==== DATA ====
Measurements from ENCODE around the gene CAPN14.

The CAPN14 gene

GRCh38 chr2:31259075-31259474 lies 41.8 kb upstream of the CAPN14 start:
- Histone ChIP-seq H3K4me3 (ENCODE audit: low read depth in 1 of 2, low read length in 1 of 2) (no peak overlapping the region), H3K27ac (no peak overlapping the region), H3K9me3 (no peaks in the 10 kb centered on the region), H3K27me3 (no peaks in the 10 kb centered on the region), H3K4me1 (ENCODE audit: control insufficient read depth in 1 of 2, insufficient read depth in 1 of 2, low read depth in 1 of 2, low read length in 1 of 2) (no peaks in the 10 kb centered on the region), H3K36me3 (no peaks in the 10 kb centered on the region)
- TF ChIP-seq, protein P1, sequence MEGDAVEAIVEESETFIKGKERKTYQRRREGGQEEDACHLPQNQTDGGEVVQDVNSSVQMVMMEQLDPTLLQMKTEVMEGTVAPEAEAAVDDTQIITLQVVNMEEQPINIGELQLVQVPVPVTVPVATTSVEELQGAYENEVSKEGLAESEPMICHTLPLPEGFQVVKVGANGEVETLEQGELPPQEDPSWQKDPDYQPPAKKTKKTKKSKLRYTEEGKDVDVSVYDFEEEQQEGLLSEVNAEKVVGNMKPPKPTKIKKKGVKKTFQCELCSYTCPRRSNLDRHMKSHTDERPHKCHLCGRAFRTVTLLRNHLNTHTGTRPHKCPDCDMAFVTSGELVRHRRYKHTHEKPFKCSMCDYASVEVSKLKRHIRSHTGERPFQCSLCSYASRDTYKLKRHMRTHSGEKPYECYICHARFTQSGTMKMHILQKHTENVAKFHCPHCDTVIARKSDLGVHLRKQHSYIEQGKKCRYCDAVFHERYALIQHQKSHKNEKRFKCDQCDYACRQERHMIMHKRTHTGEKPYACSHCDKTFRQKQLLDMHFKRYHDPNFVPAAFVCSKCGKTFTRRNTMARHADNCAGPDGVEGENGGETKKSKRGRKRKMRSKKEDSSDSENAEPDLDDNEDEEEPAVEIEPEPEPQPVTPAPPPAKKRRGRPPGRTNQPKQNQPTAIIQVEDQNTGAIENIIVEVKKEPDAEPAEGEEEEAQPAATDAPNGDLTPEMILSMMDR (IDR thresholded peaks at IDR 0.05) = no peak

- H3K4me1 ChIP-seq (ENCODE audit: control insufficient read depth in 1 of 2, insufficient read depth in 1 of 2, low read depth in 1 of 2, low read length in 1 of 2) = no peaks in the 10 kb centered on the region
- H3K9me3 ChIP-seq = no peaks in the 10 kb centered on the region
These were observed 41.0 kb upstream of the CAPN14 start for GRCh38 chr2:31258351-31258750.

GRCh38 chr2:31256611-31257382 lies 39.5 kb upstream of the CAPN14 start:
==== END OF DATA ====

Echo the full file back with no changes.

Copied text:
Measurements from ENCODE around the gene CAPN14.

The CAPN14 gene

GRCh38 chr2:31259075-31259474 lies 41.8 kb upstream of the CAPN14 start:
- Histone ChIP-seq H3K4me3 (ENCODE audit: low read depth in 1 of 2, low read length in 1 of 2) (no peak overlapping the region), H3K27ac (no peak overlapping the region), H3K9me3 (no peaks in the 10 kb centered on the region), H3K27me3 (no peaks in the 10 kb centered on the region), H3K4me1 (ENCODE audit: control insufficient read depth in 1 of 2, insufficient read depth in 1 of 2, low read depth in 1 of 2, low read length in 1 of 2) (no peaks in the 10 kb centered on the region), H3K36me3 (no peaks in the 10 kb centered on the region)
- TF ChIP-seq, protein P1, sequence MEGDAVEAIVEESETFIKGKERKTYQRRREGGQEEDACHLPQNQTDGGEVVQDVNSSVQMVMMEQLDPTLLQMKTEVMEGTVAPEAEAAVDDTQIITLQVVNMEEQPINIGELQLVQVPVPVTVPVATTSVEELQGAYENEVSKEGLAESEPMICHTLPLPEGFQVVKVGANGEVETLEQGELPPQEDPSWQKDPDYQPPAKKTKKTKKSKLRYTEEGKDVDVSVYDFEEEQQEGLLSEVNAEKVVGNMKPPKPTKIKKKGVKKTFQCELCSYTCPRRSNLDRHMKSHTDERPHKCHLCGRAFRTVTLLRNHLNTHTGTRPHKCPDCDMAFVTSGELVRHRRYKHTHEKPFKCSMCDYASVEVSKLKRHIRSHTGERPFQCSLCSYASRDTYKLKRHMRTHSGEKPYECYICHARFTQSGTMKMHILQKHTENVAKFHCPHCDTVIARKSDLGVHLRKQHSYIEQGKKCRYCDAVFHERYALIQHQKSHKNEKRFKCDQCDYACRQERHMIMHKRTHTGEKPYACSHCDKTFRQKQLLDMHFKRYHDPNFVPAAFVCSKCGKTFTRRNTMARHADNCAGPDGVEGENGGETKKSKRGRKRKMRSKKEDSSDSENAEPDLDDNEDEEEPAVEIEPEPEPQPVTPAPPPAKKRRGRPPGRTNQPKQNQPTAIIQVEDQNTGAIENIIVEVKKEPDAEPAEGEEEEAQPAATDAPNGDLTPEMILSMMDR (IDR thresholded peaks at IDR 0.05) = no peak

- H3K4me1 ChIP-seq (ENCODE audit: control insufficient read depth in 1 of 2, insufficient read depth in 1 of 2, low read depth in 1 of 2, low read length in 1 of 2) = no peaks in the 10 kb centered on the region
- H3K9me3 ChIP-seq = no peaks in the 10 kb centered on the region
These were observed 41.0 kb upstream of the CAPN14 start for GRCh38 chr2:31258351-31258750.

GRCh38 chr2:31256611-31257382 lies 39.5 kb upstream of the CAPN14 start: